Journal Scan: Current concepts in the diagnosis and management of pyothorax
Why they did it
A lack of consensus exists on the appropriate approach to managing pyothorax in dogs and cats. Despite the many treatment options, the optimal therapeutic approach is unclear, and the prognosis for successful outcome is variable.
What they did
The authors present an overview of the current literature with respect to the pathophysiology, diagnosis and treatment of pyothorax in dogs and cats. They provide instruction for the placement of a small-gauge thoracic drain.
What they found
Pathophysiology. The origin of pyothorax often remains unknown in dogs and cats, but recent evidence suggests that parapneumonic spread—pleural infection arising as a result of pneumonia or lung abscess—may be the most common route of infection in cats. In dogs on the other hand, the cause of pyothorax may depend more on geographic region (e.g. migration of grass awns in endemic areas). The authors note that infection with feline leukemia virus or feline immunodeficiency virus has not been associated with pyothorax in cats.
Diagnosis. The introduction of bacteria and inflammatory cells into the pleural space and disruption of Starling’s forces and lymphatic drainage that govern pleural fluid drainage lead to fluid accumulation. The authors discuss the need for cytologic analysis as well as aerobic and anaerobic bacterial culture of pleural fluid to provide a definitive diagnosis. Polymicrobial infections are common. Common aerobic organisms isolated from feline and canine pyothorax patients include Escherichia coli and Pasteurella, Actinomyces, Nocardia, Streptococcus, Staphylococcus and Corynebacterium species. Common anaerobic organisms include Peptostreptococcus anaerobius and Fusobacterium, Bacteroides, Prevotella and Porphyromonas species.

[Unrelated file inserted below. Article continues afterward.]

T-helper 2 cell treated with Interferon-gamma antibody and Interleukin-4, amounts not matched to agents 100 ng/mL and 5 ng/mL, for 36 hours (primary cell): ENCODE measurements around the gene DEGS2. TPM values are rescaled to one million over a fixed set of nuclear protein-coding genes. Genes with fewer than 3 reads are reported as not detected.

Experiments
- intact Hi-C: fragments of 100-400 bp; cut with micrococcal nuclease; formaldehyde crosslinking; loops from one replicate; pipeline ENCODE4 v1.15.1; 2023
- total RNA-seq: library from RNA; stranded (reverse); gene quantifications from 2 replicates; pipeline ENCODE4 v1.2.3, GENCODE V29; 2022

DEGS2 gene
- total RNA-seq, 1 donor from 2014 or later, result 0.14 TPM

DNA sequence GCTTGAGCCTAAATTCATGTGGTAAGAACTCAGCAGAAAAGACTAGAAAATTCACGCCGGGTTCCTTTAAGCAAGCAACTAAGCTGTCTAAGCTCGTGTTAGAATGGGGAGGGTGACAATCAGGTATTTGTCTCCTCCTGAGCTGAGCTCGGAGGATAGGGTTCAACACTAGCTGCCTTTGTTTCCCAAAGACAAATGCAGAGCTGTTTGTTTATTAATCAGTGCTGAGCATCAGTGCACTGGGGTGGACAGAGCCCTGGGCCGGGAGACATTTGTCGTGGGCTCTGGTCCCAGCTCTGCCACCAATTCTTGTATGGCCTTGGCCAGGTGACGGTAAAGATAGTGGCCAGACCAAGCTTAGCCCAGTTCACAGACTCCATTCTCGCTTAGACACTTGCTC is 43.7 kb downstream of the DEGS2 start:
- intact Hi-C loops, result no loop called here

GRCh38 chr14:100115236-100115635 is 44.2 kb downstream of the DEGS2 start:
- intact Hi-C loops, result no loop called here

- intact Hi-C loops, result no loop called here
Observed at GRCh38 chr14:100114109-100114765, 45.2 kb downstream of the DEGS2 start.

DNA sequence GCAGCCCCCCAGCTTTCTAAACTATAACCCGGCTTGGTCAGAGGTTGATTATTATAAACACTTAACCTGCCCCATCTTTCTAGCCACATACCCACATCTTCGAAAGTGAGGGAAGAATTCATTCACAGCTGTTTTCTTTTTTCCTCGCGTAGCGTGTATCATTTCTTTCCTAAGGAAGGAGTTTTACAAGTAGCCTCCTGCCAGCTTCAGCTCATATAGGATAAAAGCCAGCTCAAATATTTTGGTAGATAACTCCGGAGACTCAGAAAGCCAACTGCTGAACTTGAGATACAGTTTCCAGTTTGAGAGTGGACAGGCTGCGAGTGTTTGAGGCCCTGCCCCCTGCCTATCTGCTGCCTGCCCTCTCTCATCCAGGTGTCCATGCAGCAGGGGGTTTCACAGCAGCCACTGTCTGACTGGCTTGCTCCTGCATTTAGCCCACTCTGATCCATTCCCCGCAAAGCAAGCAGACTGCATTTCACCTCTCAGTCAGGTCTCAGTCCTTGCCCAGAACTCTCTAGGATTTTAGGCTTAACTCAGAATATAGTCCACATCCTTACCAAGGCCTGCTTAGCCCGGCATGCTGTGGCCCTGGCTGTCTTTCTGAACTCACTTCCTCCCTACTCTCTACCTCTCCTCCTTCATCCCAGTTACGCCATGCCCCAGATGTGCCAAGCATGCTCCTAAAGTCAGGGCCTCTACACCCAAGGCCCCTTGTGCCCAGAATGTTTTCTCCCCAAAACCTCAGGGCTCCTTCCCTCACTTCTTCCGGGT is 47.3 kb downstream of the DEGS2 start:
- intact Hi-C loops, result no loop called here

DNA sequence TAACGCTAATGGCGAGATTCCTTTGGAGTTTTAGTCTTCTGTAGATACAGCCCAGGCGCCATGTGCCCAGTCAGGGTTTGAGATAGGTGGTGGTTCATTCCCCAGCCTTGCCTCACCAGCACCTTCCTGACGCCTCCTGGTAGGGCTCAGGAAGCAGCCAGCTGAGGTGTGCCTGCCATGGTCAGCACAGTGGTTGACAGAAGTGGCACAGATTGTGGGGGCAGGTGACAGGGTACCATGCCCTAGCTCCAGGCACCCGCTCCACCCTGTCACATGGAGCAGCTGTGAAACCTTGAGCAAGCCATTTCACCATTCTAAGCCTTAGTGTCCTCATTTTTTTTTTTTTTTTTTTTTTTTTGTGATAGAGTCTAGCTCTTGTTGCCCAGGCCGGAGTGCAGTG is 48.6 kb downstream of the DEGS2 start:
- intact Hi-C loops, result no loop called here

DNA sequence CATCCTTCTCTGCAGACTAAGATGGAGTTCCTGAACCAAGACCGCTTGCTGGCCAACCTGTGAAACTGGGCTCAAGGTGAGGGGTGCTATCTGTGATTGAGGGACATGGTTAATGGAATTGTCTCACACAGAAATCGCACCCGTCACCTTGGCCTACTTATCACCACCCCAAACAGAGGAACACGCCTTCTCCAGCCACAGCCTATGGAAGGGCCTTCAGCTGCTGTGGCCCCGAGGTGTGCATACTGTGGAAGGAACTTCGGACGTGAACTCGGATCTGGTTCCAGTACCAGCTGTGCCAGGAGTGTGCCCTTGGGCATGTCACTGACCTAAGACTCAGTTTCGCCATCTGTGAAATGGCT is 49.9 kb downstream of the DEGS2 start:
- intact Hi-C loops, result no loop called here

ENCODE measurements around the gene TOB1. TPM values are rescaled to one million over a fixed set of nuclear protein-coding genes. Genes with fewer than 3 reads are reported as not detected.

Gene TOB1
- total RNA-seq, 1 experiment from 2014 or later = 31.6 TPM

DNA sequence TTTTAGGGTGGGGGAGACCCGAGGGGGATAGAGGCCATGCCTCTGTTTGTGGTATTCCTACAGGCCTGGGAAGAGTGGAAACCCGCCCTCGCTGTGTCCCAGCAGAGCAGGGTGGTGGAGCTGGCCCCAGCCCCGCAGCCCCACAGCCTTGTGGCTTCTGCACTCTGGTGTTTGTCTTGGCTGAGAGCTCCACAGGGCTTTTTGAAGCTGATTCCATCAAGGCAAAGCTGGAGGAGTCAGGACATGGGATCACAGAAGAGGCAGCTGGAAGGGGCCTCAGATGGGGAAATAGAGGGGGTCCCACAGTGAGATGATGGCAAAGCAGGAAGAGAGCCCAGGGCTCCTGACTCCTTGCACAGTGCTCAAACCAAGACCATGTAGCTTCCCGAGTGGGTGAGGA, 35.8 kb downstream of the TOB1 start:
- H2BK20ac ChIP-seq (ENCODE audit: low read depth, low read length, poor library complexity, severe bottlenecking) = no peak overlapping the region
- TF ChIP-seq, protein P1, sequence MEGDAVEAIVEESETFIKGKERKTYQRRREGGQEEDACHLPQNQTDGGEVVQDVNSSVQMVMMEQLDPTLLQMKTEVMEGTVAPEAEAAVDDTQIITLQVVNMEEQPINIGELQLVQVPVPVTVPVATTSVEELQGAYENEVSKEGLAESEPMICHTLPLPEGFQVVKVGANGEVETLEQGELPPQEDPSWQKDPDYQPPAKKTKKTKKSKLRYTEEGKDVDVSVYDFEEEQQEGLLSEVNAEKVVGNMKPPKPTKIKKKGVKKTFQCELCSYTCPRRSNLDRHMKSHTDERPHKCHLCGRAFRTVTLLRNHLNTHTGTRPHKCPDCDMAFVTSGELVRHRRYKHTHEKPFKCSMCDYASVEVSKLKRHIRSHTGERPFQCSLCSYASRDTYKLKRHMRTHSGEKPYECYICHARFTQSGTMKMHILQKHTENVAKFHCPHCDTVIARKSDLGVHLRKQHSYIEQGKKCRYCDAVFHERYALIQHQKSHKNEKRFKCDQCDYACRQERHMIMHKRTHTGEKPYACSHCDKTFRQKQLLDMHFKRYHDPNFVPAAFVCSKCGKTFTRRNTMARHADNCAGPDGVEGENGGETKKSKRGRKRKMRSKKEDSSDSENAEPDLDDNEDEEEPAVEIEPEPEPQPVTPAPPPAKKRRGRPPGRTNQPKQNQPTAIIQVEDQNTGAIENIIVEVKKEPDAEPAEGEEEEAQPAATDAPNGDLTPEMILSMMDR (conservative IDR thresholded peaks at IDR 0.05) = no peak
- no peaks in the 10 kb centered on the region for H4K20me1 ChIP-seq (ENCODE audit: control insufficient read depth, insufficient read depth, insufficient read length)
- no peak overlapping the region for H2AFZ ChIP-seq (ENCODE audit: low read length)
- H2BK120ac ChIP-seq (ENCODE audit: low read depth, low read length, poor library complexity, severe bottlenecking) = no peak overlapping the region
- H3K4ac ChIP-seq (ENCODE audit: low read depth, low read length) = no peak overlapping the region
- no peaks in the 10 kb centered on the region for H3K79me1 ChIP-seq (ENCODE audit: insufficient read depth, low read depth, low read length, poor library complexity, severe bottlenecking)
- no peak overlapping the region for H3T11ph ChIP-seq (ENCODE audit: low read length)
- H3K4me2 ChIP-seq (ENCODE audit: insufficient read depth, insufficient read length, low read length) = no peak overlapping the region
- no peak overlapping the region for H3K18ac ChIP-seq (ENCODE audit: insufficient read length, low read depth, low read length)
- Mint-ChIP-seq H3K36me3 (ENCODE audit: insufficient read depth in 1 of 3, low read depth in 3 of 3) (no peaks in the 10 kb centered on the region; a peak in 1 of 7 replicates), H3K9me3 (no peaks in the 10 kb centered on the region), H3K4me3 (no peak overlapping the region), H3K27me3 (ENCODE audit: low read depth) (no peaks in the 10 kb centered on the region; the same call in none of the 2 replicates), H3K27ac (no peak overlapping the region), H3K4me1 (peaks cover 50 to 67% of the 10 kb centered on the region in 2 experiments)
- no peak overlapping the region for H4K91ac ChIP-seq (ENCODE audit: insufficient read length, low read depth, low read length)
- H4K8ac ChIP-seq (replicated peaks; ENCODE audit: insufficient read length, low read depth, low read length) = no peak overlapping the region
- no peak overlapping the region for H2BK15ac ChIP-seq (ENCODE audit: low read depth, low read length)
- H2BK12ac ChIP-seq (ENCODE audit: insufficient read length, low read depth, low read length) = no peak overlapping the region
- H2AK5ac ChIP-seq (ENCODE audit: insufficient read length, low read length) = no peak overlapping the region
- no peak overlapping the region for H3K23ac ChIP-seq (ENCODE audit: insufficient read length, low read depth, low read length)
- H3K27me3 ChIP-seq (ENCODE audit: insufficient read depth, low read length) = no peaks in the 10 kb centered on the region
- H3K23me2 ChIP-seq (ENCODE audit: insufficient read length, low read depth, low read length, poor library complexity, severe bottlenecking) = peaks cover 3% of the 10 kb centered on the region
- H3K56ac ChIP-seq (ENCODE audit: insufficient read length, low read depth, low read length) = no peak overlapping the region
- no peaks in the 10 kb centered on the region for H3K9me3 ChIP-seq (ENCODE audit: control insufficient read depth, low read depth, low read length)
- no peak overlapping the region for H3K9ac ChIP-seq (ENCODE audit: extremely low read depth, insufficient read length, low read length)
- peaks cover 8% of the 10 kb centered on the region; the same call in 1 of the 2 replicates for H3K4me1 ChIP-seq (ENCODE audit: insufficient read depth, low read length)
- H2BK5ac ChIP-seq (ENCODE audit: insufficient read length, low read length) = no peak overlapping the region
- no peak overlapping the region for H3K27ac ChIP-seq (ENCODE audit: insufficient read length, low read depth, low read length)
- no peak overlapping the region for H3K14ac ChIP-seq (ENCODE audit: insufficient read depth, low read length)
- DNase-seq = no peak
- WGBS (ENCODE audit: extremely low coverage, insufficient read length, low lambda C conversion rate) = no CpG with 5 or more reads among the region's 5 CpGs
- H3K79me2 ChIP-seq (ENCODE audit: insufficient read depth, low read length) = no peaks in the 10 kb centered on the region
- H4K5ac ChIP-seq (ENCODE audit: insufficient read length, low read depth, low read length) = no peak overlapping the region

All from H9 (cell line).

Sepsis may occur in up to 40% of cats with pyothorax, and cats may present with bradycardia and hypothermia. In addition to thoracic radiographic and ultrasonographic examinations, thoracic computed tomography may be beneficial in assessing patients with pyothorax and identifying the need for surgical intervention (e.g. foreign body, pulmonary abscess). Blood and pleural N-terminal pro-B-type natiuretic peptide (NT-proBNP) concentrations may be useful in differentiating cardiac from noncardiac causes of pleural effusion in cats, but the authors noted that overlapping values between these two groups limit the diagnostic utility of this test in cases of pyothorax.
Treatment. Antimicrobial therapy and thoracic drainage are considered the cornerstone of therapy for patients with pyothorax. Antibiotic selection should be based on culture and sensitivity data when at all possible. Broad-spectrum therapy to address both aerobic and anaerobic pathogens is recommended. Empiric therapy for dogs may include a potentiated penicillin in combination with a fluoroquinolone; monotherapy with a potentiated penicillin may be sufficient in cats. Intravenous administration should be considered until the patient is stable and eating; however, the optimal duration of therapy is unknown and is commonly two weeks past radiographic resolution of effusion.
Mechanical removal of infected pleural fluid is also integral to successful management, but there are no data in veterinary medicine as to which method is superior—needle thoracocentesis versus chest tube placement. Similarly, there is controversy regarding the utility of thoracic lavage or use of intrapleural medications. For patients with thoracostomy tubes, there is a lack of consensus on whether intermittent versus continuous drainage is best. Thoracotomy or video-assisted thorascopic surgery may be considered for patients in which there is an indication for surgery (e.g. foreign body) or for patients that do not appear to be responding to aggressive medical management. The ideal type and timing of surgical interventions, however, is unclear.
No evidence-based recommendations or consensus of opinion has been established on the best way to treat dogs and cats with pyothorax. The prognosis is variable, but good outcomes may be achieved with appropriate care. Patients that present with evidence of sepsis or respiratory decompensation have a worse prognosis.
Stillion JR, Letendre J. A clinical review of the pathophysiology, diagnosis, and treatment of pyothorax in dogs and cats. J Vet Emerg Crit Care 2015;259(1):113-129.
Link to abstract: http://onlinelibrary.wiley.com/doi/10.1111/vec.12274/abstract